PARIS — Vivendi, the French company now in parleys to become the newest owner of a major Hollywood studio, got its start nearly a century and a half ago in an improbably different line of work: slaking Parisians' thirst for drinking water.
But in the last four years, under a brilliant and hard-driving chairman, Jean-Marie Messier, the staid and sleepy utility of yesteryear has morphed into a European powerhouse in communications, multimedia and the Internet.
Vivendi now owns a 49% share of Canal Plus, Europe's largest pay-television company, with nearly 15 million subscribers in France, Spain, Italy, the Benelux countries, Scandinavia and the French-speaking nations of Africa. It owns the second-largest telephone company in France and the country's largest publisher and Internet service provider.
"Compared to the American telecommunications companies, we are midgets," Messier has often reminded co-workers, one Vivendi executive reported Wednesday. "So we have to be quicker and more imaginative."
Nicknamed "Master of the World," in grudging admiration for his grandiose and often fulfilled plans, the 43-year-old Messier has dreamed out loud of becoming the Gallic equivalent of CNN founder Ted Turner. Now the native of Grenoble in the French Alps and the conglomerate he controls are poised to acquire Seagram Co., parent of Universal Studios, one of Hollywood's venerable dream factories.
Analysts said the deal makes superb sense for Vivendi--and is completely in keeping with Messier's grand ambitions.
"From Vivendi's view, it's consistent with the desire of global companies to expand their influence to the United States," said Barry Hyman, an analyst at Ehrenkrantz King Nussbaum in New York. "What you get in Seagram is a burgeoning global music division and an underappreciated film division."
For Vivendi, that means a lot more content to peddle over its various media outlets, including Canal Plus and the Internet. Like the AOL-Time Warner merger announced Jan. 10, Hyman said, a Vivendi-Seagram marriage would mean "consolidation of distribution and contents under one roof."
Two months ago, Canal Plus founded its own movie production company, StudioCanal. But acquiring Universal would bring to the mix a well-established, if somewhat faded, Hollywood institution, one responsible, among other productions, for Steven Spielberg's "Jurassic Park" and "Schindler's List." It would be the realization of Canal Plus chief Pierre Lescure's longtime dream: to build "a major European studio of world dimensions."
Ironically, it is the French in Western Europe who rail the loudest about the invasion of the Continent's movie and TV screens by films and programming made in the United States. And now, analysts said, the entertainment assets of Seagram are all Vivendi really wants. If the deal is concluded, they predicted, the Montreal-based company's liquor brands will be quickly sold off.
As it prepares to launch a new type of multi-access Internet portal, Vizzavi, due to begin service in France on Monday, Vivendi is also short on musical content to attract and keep customers. Purchasing Seagram would bring recordings by top-selling Eminem, Limp Bizkit, Dr. Dre and the other artists signed to Universal Music, Europe's No. 1 music company.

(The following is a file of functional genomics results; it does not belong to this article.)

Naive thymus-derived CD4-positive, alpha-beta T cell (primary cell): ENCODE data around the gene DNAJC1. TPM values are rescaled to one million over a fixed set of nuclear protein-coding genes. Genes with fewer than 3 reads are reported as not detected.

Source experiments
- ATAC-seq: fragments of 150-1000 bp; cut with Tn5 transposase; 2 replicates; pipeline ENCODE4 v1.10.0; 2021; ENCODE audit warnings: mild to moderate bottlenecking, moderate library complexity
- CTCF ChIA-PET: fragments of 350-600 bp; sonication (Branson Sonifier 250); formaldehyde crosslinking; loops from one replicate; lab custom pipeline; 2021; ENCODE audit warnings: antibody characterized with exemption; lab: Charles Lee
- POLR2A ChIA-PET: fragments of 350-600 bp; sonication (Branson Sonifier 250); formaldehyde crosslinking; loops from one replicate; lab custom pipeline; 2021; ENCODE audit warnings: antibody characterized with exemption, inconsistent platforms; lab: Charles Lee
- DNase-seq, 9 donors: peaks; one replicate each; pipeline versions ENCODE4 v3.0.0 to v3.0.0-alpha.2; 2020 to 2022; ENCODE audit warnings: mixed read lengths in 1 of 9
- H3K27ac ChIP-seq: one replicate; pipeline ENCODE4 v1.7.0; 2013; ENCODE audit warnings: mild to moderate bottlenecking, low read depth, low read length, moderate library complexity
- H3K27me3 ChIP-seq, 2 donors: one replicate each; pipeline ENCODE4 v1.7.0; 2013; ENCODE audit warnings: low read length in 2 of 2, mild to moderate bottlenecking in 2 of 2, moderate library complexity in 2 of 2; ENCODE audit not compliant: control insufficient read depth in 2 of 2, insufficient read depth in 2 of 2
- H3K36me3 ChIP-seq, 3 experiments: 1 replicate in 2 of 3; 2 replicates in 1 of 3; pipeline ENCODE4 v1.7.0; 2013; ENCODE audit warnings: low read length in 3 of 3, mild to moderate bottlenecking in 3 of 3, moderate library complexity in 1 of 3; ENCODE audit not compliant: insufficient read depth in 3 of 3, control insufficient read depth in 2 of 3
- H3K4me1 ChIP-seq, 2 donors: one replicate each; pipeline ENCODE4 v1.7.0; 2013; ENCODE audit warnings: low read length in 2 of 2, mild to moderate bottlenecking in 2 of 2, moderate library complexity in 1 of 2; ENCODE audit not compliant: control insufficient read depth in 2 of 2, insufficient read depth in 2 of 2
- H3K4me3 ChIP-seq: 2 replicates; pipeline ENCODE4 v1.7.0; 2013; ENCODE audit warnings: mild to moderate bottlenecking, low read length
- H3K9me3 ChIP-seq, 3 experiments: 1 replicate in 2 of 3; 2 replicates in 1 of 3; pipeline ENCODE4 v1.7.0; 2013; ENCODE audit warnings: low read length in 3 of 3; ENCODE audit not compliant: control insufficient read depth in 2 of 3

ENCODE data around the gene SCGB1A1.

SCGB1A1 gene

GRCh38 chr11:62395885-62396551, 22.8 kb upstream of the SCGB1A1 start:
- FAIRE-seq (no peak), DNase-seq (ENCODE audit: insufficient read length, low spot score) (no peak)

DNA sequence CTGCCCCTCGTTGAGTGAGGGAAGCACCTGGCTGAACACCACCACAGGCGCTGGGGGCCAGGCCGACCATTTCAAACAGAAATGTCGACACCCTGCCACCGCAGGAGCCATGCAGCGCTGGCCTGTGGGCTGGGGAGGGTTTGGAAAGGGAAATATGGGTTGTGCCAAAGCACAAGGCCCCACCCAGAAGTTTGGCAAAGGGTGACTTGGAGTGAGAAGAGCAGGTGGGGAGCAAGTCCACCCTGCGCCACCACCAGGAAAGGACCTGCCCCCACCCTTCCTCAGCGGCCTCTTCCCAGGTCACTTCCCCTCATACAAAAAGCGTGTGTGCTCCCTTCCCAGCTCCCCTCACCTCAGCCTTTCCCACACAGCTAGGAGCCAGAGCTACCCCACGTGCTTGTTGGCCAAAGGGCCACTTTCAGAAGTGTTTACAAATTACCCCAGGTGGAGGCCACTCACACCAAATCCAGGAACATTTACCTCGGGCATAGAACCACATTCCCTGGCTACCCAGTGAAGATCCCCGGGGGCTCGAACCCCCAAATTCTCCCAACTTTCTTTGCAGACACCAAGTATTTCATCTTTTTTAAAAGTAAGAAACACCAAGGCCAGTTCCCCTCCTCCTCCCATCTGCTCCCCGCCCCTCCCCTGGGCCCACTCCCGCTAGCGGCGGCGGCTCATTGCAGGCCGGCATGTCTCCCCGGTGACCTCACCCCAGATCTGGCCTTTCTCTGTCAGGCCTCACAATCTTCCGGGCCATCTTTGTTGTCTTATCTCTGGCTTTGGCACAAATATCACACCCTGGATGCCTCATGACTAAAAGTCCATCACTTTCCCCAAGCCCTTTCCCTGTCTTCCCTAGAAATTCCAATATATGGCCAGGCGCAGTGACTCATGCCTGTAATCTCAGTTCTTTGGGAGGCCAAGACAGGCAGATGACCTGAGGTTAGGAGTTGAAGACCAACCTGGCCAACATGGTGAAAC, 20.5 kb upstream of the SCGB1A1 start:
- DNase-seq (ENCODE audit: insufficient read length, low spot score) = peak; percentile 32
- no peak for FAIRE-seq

"The logic of all this is simple," said Olivier Moral, a financial analyst with Handelsbanken Markets in Paris. "Seagram in media owns an important catalog of movies, plus a catalog of music. As far as music is concerned, the audio content was what was lacking for Canal Plus and Vivendi's future portal, Vizzavi."
That new gateway is designed to allow access to the Internet from home computers--but also from cellular telephones and television.
"You might have a phone that will let you watch a movie, or get your e-mail on your TV," Vivendi spokesman Antoine Lefort said. Vivendi estimates the potential market at 70 million Europeans, encompassing subscribers to Canal Plus, Vivendi's cellular customers and those of British-based Vodafone AirTouch, with which Messier concluded a strategic alliance in January.
Poised and coolly confident, with innocent, boyish looks that one writer from the Agence France-Presse news agency likened to those of a youngster about to receive communion, Messier is a member of a singular French breed: a highly educated civil servant who, like Renault Chairman Louis Schweitzer, has flourished in the rough-and-tumble world of international capitalism.
"When our chairman took the lead, we were basically an environmental services company," one Vivendi official said Wednesday, speaking on condition of anonymity. "He was the first in France to see the importance of the convergence strategy [in multimedia, information technology and the Internet]."
Under the impetus of Messier, the Vivendi official said, "we decided to operate AOL France. We bought Havas, the top publisher in France. We bought software companies in the United States, including Sierra and Blizzard."